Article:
I’m not a betting type of guy but sports betting to me is the center of everything and adds luster to the atmosphere of Las Vegas. You won’t find a sports book in California.

Boxing has always been a sport made for betting, probably since the stone age.

When Benavidez steps into the prize ring he will be the big favorite but if you truly know boxing, Plant does have a chance. Anything can happen in boxing. Anything.

A man can parachute from the sky and land in the middle of the fight as happened back in 1993 when Evander Holyfield and Riddick Bowe were combatting for the heavyweight title at Caesars Palace. Of course, this won’t happen on Saturday because the fight is indoors at the MGM Hotel.

One major lesson about pro boxing is that nothing is a sure thing.

Though Benavidez has power and has never been defeated, he could tear an Achilles tendon right during the fight. Or he could break a wrist delivering a punch. I’ve also seen a great fighter like Pernell Whitaker get his clavicle broken from a single punch and be unable to continue.

Don’t bet your house on the outcome.

What you will see on Saturday is two very talented super middleweights with completely different fighting styles engage. They do not seem to care for each other but that doesn’t matter. It’s a fight, not a marble contest.

Words have been exchanged all through the promotion. But words don’t mean a thing once the first bell rings.

Plant has speed, agility and solid defensive skills. His only loss came to Canelo Alvarez. That’s more a medal of honor than an embarrassment.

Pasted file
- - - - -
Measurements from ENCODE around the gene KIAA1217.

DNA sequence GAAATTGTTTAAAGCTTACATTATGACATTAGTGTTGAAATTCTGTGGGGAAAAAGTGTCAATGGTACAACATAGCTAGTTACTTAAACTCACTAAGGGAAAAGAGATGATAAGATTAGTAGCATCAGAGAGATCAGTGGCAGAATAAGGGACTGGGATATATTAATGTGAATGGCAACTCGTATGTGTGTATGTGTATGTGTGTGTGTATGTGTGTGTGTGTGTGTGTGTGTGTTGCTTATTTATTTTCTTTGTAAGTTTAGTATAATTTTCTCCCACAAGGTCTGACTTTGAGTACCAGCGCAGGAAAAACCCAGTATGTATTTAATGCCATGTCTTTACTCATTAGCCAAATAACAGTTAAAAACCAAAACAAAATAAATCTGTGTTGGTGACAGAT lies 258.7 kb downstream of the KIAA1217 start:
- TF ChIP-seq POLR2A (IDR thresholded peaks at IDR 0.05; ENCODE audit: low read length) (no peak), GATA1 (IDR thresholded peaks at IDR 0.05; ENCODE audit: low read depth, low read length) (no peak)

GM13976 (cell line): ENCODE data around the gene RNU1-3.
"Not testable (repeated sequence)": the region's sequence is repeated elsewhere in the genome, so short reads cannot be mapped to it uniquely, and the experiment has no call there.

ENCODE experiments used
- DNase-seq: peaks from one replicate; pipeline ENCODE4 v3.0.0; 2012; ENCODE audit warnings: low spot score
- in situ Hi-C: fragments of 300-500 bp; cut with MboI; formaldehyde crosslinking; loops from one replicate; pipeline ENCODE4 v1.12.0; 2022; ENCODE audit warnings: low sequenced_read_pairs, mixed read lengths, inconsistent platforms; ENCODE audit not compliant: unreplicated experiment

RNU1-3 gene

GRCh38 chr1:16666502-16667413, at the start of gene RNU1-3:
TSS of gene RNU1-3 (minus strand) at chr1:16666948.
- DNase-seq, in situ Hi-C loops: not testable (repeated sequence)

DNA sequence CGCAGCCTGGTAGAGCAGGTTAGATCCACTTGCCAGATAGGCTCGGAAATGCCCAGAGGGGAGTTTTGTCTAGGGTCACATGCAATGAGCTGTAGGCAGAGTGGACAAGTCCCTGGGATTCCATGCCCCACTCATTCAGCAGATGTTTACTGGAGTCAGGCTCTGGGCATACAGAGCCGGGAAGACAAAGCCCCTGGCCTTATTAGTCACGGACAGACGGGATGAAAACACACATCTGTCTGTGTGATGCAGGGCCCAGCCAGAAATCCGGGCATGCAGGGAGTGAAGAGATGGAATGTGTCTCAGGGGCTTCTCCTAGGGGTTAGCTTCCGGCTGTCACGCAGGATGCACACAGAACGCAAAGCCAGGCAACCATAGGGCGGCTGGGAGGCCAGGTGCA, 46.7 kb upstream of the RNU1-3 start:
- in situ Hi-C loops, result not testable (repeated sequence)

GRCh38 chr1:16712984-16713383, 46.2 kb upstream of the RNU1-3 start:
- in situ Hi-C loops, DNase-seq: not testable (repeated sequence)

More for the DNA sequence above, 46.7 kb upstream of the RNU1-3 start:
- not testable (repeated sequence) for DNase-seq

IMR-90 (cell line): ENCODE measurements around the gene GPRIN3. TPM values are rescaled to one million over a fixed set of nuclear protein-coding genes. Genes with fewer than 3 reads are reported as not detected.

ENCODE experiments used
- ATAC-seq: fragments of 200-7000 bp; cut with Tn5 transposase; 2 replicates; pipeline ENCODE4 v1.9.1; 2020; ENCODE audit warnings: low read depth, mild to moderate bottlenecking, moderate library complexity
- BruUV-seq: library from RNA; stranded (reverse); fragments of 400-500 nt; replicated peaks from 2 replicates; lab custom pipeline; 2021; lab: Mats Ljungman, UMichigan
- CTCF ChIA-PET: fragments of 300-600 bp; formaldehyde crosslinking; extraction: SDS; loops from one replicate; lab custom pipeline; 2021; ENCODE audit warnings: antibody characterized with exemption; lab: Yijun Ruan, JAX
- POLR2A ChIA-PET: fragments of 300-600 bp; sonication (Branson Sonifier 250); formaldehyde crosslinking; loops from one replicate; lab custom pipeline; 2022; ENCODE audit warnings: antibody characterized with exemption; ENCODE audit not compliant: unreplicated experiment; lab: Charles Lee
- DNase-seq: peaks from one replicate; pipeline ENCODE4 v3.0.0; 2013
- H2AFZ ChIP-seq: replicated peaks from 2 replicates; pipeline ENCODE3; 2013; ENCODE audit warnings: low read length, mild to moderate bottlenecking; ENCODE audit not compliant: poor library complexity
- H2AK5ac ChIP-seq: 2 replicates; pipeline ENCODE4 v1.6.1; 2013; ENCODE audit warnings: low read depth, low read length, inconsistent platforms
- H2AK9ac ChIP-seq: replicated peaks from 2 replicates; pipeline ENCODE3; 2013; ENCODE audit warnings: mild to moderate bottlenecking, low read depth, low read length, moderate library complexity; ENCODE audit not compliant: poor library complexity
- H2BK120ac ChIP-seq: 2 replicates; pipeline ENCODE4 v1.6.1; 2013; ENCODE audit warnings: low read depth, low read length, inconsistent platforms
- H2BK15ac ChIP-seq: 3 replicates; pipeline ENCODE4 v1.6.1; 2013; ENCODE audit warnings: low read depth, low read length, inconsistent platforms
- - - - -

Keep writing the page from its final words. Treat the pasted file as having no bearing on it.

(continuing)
“I feel I’m the better boxer, I have the better IQ and I have more experience,” said Plant. “I have the better pedigree and its going to show on Saturday night.”

Benavidez has power, speed and a very solid chin. He seems to intimidate foes with a come forward style that reminds me of a young George Foreman.

“We’re going to see what that chin is like on Saturday,” said Benavidez.

Supporting fights

Cody Crowley meets Abel Ramos in an welterweight elimination fight for the WBC title held by Errol Spence Jr.

Both of these guys are rough and tough. It’s the ram versus the bull.

The other Ramos, Abel’s brother Jesus, is fighting Joey Spencer in a super welterweight clash.

Six other fights are planned at the MGM Grand.

Top Rank

Fresno’s Jose Carlos Ramirez (27-1, 17 KOs) gets a hometown crowd when he meets Richard Commey (30-4-1, 27 KOs) on Saturday March 25. The former super lightweight titlist needs a win to get back in the hunt. ESPN will televise the Top Rank card.

“All of a sudden after one loss people started walking away,” said Ramirez. “We’re focused on Richard Commey.”

Commey wants what Ramirez wants too, a title.

“I really want to become a two-time world champion, so I’m coming strong,” said Commey.

Also on the same Fresno card will be WBA titlist Seniesa Estrada (23-0, 9 KOs) seeking to unify the minimumweight titles against Germany’s WBC titlist Tina Rupprecht (12-0-1, 3 KOs).

“This is the moment that Ive dreamed of since I was seven years old,” said Estrada. “Its crazy to think how far I’ve come in this sport.”

Rupprecht is also excited.

It’s a big honor to fight for both titles,” Rupprecht said. “This is always what I wanted.”

Fights to Watch

Sat. Showtime ppv 6 p.m David Benavidez (26-0)  vs Caleb Plant (22-1); Cody Crowley (21-0) vs Abel Ramos (27-5-2).

Sat. ESPN 7 p.m. Jose Carlos Ramirez (27-1) vs Richard Commey (30-4-1); Seniesa Estrada (23-0) vs Tina Rupprecht (12-0-1).

Photo credit: Stephanie Trapp / TGB Promotions